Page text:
What ill-chosen tattoo is the heart on the seat tube covering up?

A heart with my ex’s name in it.

How much clearance is there for tan wall tyres?

Who is making 2.8 x 29 tan walls….WHO!?!

What path does the routing for the new SRAM AXS drivetrain take?

AXS? I’ll have to check with the marketers again and get back.

Where do I put a front derailleur?

On an El Continente.

How many flip chips does it have?

12.

Let the stroking commence.

Do you save and weigh the brazing filings so you know how much each bike could have weighed? How much will it weigh after I’ve strapped my burrito (beans, guac, no cheese) to it?

You are being coy about asking how much this full steel full suspension weighs…Our marketers applaud you, and are kindly letting themselves out after receiving their 17th mention in this interview. This one built up w/ pedals weighs 35 pounds w/ steel bars, cheap parts and a dropper.

Your burrito equation would look like this 35 + beans + rice + carne + guac – cheese + π*(tortilla radius)² *(density of flour) = Total weight. Hot sauce, and other incidentals can be looked up here… http://weightweenies.com

Also, weight of brass filings is the same as all my bikes… 0 lbs 0 oz

I notice that you admire the aesthetics of Ellsworths and have endeavoured to bring that to this bike. What was the thinking behind all those curves? Form, function, frippery? Why haven’t you added drop bars to keep the curves going throughout and maintain aesthetic integrity?

Had to look the Ellsworths up…damn, back to the drawing board. Another cool bike that may or may not have influenced me is Trek’s DH bike…Scash, or Smash, or Chash, or something like that. The weight ceiling and price of full suspension trail bikes these days allows for some more consideration for rad design imo. No one was continuing hot lines through the rocker…thought it would be cool.

Adding dropper bars sounds like complete frippery. (Did I use that correctly?)

Cjel Mone Braised
Those cranks look awfully straight against everything else.

Is it going to stay raw and all ‘come hither and fondle my brazes’, or will it come with a paint job? Have you planned any limited edition patriotic paint ranges to help you promote last year’s frame?

Current plans for the Bruce Springsteen edition are still in the works…until then, just boring old clear powdercoat.

Do any of your dealers offer a petting zoo service? I think I’d like to try stroking one.

Any UK dealers out there with brass balls? (nearly a pun, lurking in the periphery of coherence)

As for stroking, see next question.

What are you planning on building next? Will it have a press fit BB?

Another one of these will follow…it will be fitted with a press fit BB and then promptly smelted down for the third one. Number 3 will be a stroked version of this one. Same frame with a 53mm double barrel yielding 141mm of rear travel as opposed to 130mm. Pair that with a 150mm fork and it’s back to work for the marketing department.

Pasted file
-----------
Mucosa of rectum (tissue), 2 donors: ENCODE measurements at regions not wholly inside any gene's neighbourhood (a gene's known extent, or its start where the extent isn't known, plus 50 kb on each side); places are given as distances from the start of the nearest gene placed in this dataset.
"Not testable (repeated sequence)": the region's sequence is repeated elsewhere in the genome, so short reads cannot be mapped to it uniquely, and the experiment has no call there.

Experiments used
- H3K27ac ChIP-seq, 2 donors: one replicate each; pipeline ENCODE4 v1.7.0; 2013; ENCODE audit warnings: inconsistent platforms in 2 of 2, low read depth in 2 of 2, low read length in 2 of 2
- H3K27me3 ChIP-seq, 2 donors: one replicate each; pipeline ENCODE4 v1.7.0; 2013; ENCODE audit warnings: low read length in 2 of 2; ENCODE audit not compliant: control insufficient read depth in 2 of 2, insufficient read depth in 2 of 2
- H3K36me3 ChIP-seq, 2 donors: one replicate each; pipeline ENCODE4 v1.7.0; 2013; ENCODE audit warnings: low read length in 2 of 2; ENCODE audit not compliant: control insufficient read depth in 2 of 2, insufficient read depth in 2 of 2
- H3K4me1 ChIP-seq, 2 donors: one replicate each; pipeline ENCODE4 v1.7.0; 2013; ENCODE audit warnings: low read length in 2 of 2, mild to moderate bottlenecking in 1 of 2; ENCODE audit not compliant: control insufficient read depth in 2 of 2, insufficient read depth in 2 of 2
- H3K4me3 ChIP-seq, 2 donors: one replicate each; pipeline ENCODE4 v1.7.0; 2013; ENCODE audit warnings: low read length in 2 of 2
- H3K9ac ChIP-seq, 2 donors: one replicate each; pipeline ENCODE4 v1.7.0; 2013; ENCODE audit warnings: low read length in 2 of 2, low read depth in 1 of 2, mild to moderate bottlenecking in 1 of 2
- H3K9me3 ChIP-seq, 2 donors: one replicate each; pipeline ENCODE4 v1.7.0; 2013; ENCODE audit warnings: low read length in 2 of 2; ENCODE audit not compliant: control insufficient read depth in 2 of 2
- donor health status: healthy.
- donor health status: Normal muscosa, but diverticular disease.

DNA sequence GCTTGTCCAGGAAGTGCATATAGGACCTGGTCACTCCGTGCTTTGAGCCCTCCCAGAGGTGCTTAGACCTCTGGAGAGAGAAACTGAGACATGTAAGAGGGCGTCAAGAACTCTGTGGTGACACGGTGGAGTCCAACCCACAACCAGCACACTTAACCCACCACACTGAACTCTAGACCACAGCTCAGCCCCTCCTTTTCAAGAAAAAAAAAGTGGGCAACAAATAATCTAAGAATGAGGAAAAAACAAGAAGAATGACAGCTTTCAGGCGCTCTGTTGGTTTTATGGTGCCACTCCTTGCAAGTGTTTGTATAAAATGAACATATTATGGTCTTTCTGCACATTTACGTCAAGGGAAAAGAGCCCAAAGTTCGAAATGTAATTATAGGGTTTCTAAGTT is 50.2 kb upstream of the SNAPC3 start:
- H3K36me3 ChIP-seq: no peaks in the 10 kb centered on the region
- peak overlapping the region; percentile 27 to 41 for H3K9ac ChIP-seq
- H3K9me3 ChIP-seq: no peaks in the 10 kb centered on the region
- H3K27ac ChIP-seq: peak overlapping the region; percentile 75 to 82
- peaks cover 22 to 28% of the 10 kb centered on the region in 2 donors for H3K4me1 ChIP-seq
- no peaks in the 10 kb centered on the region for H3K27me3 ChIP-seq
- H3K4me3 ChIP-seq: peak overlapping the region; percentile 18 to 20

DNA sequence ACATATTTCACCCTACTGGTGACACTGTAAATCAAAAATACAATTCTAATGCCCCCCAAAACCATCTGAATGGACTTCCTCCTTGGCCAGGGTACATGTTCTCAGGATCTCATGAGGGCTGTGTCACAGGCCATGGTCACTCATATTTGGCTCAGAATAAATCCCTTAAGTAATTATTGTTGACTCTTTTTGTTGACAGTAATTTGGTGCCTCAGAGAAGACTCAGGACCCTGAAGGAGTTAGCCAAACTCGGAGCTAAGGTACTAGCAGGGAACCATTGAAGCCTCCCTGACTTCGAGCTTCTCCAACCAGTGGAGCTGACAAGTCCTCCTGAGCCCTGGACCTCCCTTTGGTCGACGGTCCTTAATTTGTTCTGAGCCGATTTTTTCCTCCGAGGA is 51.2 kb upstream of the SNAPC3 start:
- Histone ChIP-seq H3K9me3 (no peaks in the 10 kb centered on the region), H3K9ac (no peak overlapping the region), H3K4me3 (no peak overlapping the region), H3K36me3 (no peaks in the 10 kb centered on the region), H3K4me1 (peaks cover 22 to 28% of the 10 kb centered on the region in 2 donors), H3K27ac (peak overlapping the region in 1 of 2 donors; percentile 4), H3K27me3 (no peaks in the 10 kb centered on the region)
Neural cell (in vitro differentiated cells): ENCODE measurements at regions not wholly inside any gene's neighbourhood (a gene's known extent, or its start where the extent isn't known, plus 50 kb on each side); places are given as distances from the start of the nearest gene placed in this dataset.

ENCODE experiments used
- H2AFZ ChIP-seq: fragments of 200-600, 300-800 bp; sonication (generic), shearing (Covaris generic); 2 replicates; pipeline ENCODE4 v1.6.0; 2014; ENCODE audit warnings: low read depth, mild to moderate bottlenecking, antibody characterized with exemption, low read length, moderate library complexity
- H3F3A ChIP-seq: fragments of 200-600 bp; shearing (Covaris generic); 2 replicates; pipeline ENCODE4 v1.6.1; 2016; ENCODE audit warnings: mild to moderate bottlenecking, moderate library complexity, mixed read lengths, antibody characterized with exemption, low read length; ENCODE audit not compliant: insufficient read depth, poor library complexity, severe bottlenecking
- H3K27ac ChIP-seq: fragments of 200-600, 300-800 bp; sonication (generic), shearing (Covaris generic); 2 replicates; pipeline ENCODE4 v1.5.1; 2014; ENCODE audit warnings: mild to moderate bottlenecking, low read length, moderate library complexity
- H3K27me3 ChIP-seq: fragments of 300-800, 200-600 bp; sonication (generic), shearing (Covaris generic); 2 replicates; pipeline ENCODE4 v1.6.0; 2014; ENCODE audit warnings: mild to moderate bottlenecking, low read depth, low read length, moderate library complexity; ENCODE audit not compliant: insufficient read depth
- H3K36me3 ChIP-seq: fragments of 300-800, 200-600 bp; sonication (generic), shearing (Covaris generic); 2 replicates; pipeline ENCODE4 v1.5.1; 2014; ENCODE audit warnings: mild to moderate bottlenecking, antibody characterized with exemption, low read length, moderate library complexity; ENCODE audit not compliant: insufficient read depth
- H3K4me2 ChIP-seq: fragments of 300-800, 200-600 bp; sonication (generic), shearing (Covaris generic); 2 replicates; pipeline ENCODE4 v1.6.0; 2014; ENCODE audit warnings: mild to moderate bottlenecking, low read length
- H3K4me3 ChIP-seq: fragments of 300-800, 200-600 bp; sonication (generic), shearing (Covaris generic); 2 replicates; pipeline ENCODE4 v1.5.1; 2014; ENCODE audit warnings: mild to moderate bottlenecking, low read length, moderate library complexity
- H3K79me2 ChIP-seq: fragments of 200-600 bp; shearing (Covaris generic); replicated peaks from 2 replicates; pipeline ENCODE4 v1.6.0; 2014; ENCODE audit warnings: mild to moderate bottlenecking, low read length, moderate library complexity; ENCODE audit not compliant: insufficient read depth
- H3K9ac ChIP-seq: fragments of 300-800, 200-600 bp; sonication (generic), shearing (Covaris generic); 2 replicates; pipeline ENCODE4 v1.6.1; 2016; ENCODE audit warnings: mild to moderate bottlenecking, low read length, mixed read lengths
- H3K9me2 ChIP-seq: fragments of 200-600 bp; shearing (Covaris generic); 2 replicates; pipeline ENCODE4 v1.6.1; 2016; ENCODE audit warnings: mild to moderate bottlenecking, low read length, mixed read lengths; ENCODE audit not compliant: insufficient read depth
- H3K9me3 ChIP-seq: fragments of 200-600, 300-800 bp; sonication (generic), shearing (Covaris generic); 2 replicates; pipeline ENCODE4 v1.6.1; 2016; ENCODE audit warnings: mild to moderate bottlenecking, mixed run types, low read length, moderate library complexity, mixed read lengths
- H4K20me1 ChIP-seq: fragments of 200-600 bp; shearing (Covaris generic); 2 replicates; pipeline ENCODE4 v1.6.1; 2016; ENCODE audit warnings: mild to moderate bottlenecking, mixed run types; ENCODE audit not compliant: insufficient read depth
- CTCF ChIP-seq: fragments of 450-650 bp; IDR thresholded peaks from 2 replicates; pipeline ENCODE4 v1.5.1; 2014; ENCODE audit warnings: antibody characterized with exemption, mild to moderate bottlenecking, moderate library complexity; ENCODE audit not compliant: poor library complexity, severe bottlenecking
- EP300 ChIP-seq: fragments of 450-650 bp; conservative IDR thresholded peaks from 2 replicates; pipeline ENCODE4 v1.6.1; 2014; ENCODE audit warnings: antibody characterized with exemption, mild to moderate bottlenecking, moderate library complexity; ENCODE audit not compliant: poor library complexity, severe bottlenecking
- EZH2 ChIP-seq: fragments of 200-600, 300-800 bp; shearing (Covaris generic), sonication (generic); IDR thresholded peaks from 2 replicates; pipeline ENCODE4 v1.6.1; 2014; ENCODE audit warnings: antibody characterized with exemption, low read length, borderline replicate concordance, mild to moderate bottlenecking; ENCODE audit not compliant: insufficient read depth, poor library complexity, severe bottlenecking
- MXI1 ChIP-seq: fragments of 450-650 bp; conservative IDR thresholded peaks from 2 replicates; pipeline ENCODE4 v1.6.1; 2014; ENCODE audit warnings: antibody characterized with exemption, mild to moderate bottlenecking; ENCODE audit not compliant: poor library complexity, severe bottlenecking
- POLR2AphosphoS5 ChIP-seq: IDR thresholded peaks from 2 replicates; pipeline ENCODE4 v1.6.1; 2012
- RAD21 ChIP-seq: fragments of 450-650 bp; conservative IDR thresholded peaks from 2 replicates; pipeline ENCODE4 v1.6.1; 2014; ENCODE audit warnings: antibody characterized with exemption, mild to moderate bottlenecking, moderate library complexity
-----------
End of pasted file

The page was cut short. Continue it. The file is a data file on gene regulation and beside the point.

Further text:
Cjel Mone Braised
Buy this man a beer.

Which bar can we find you in if we want to talk about ordering something? What should we buy you to drink?

Our local is called the Little Toad. I will take New Mexico’s finest Happy Camper IPA. If I were over there I would be more than happy with one of your flat numbers pumped with a long handle at room temp…don’t tell my buddies, I’m kinda into them.

Plan is to ride and dial in another prototype and then reconvene with the real deal pros in Taiwan to get some production going.

Thinking next spring would be a reasonable goal. The current frames won’t be on preorder again as I am just barely able to cash flow them now. This guy, however, will take a pre-order push to make happen… Keep your eyes on the grams, @monebikes or my Facebook page Mone Bikes for developments.

Thanks to Cjell for playing along! 

*For reference, scone rhymes with gone. Anyone who rhymes it with phone is posh, and wrong.


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Our merchandise sales are a vital source of revenue for us at Singletrack and every sale helps keep people employed and creating the content that you love. Support us by browsing through all our merch in our shop here.


Hannah Dobson

Hannah came to Singletrack having decided there must be more to life than meetings. Having worked in policy and project management roles at the Scottish Parliament and in local government, Hannah had organisational skills that SIngletrack needed. She also likes bikes, and likes to write.

Hannah likes all bikes, but especially unusual ones. If it’s a bit odd, or a bit niche, or made of metal, she’s probably going to get excited. If it gets her down some steep stuff, all the better. She’ll give most things a go once, she tries not to say no to anything on a bike, unless she really thinks it’s going to hurt. She’s pretty good with steri-strips.

More than bikes, Hannah likes what bikes do. She thinks that they link people and places; that cycling creates a connection between us and our environment; bikes create communities; deliver freedom; bring joy; and improve fitness. They're environmentally friendly and create friendly environments.

Hannah tries to write about all these things in the hope that others might discover the joy of bikes too.

Comments (8)

    I don’t think any amount of Braising will make this good enough to eat.

    But if Brazing was used to stick the tubes together then that’s OK

    To much time cooking Hannah 😉

    @MrOvershoot argh! And not enough time sleeping!

    I don’t usually go overboard with the look of bikes… when many are drooling I’m thinking “yeah it’s OK…” much like babies where everyone is saying “cooo.. isn’t she / he beautiful” and I’m thinking….. “gee that’s one ugly baby…”.

    This however to my eyes really is a thing of absolute beauty…

    Teravail makes Coronado 29×2.8 Tan. An excellent trail tires btw.

    Betcha that rear “triangle” will be really flexy…